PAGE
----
as performance bonds, and therefore, “economic losses sus‐
tained as a result of defects in or damage to the insuredʹs own
work or product are not covered.” Bazzi, 815 F.2d at 1148.
Nonetheless, “damage to something other than the project it‐
self does constitute an ‘occurrence’ under a CGL policy.” J.P.
Larsen, 956 N.E.2d at 532 (citing CMK Dev. Corp. v. W. Bend
Mut. Ins. Co., 917 N.E2d 1155 (Ill. App. Ct. 2009)). Here, the
parties dispute what constitutes the scope of the project. West‐
field contends that the project was the entire 200 North Jeffer‐
son building and because the damage alleged is to that build‐
ing, it is excluded from the policy’s scope. The defendants dis‐
agree, arguing that the scope of the project was National Dec‐
orating, the Named Insured’s, work. We agree with the de‐
We find Bazzi instructive. There, a construction company
was hired to remodel an existing garage by adding a second
floor. While pouring the concrete for the additional level, the
supporting joists of the garage began to buckle and the struc‐
tural integrity of the whole building was compromised. In the
underlying suit against the construction company, the com‐
plaint alleged that the structural integrity of the existing gar‐
age building was compromised by the construction com‐
pany’s negligent, willful, and wanton conduct.
The construction company tendered its defense to the in‐
surance company under a CGL policy. The insurance com‐
pany in turn filed a declaratory action, much like the one here.
We found that although under Illinois law CGL policies “are
not intended to pay the costs associated with repairing or re‐
placing the insuredʹs defective work and products,” the duty
to defend had been triggered because the underlying com‐
plaint contained allegations of damage to the building beyond
the construction company’s own work and product. 815 F.2d
at 1148–49 (citation omitted).
Westfield contends that Bazzi is inapplicable here because
200 North was a new construction. Yet, this is neither the line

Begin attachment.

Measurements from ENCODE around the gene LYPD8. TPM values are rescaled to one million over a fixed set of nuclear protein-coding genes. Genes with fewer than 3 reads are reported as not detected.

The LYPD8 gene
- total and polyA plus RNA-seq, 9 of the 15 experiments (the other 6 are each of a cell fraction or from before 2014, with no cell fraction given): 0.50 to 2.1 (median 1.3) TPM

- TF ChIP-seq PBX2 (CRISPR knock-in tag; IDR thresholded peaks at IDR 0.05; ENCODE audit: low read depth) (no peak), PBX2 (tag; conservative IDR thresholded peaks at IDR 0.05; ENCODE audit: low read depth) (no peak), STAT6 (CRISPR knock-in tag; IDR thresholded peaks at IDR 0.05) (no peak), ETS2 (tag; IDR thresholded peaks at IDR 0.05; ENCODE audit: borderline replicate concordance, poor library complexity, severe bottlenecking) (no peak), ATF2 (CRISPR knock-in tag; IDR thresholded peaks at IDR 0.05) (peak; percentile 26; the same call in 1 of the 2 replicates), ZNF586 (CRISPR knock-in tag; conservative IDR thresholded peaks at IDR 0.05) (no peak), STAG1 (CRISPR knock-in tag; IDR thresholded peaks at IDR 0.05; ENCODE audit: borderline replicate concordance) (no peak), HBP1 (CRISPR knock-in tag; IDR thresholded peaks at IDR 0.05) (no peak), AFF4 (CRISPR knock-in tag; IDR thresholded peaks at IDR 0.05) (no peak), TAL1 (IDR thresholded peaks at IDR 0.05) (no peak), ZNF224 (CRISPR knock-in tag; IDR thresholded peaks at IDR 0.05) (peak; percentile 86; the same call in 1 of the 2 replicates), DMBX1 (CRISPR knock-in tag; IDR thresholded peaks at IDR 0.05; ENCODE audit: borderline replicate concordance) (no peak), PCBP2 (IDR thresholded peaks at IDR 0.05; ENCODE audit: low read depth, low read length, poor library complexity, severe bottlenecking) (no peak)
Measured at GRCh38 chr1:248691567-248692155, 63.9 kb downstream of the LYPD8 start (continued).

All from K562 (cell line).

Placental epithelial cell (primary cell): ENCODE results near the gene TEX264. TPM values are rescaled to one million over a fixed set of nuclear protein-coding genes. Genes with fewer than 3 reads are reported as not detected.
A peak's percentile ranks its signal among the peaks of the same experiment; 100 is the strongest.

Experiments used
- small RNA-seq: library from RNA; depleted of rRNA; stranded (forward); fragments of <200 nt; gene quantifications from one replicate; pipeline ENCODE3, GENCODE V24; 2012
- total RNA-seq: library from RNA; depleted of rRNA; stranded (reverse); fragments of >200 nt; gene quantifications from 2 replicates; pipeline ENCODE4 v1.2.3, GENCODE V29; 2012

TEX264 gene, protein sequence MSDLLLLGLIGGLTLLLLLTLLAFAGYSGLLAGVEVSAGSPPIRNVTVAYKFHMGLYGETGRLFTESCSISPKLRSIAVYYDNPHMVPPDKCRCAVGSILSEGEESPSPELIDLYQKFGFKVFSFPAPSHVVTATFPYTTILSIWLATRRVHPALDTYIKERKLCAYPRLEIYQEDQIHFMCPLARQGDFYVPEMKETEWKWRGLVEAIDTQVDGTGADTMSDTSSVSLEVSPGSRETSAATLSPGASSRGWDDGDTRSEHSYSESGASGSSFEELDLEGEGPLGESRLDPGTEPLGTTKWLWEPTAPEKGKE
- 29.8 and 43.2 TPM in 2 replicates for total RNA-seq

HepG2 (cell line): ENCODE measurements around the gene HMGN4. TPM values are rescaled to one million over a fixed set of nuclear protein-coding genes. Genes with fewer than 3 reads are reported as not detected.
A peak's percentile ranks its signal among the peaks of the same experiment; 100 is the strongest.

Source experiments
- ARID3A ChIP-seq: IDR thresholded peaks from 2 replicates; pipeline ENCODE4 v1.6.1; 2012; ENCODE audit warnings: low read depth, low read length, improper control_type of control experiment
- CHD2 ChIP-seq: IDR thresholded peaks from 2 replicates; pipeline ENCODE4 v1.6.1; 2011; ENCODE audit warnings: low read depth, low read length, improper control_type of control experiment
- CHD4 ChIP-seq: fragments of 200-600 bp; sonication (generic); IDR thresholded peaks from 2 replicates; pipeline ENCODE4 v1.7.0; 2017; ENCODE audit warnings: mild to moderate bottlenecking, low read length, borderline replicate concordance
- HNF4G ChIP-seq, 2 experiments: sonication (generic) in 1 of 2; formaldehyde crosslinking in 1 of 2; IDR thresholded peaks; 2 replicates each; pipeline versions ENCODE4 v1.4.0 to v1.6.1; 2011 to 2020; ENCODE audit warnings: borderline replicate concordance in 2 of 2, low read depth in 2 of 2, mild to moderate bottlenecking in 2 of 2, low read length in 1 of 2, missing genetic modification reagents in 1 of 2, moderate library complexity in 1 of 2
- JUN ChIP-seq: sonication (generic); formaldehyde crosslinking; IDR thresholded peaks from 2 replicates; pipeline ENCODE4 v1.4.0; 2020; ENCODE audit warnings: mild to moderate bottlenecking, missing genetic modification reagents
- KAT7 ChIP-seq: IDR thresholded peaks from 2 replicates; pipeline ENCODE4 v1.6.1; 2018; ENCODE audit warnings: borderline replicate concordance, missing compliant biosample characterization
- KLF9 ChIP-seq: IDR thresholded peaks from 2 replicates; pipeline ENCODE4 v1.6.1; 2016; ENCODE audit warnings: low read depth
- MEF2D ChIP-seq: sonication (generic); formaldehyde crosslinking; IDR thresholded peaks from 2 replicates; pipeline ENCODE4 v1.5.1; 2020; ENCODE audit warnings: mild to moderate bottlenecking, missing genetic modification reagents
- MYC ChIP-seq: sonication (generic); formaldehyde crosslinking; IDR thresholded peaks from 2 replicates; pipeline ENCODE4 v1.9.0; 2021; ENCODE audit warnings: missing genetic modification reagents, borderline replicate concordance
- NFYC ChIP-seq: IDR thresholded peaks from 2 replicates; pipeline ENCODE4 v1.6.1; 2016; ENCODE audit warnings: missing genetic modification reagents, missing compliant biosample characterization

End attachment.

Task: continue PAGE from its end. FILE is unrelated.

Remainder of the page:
that Bazzi drew nor one that we find we must draw. Rather, in
Bazzi, we noted that “[h]ad Bazzi contracted to construct an
entirely new building for [the defendant], any damage to or
defects in that building, which would be defined as the property
or work product of Bazzi, would not be covered under the pol‐
icy.” Id. (emphasis added). In Bazzi, that was not the case. Id.
And, although Westfield would have us ignore the italicized
language, Bazzi dictates that the relevant inquiry when deter‐
mining the scope of a project is what the parties contracted
for, not whether the project was a new construction or an ex‐
isting building. See also J.P. Larsen, 956 N.E.2d at 532 (finding
a duty to defend in a suit for damages caused by the subcon‐
tractor’s negligent workmanship to the new construction).
Westfield points to Viking Construction Management, Inc. v.
Liberty Mutual Insurance Company, 831 N.E.2d 1 (Ill. App. Ct.
2005), in support of its position that damage to a new con‐
struction is not covered property damage under a CGL. This
case is not, however, persuasive as there, the underlying com‐
plaint only sought to recover the cost to repair and replace the
named insured’s work. Id. at 16. That is not the case here.
Nor is CMK Development instructive. 917 N.E.2d 1155. In
CMK Development, the Named Insured was the developer,
who brought suit after its insurer failed to provide it with a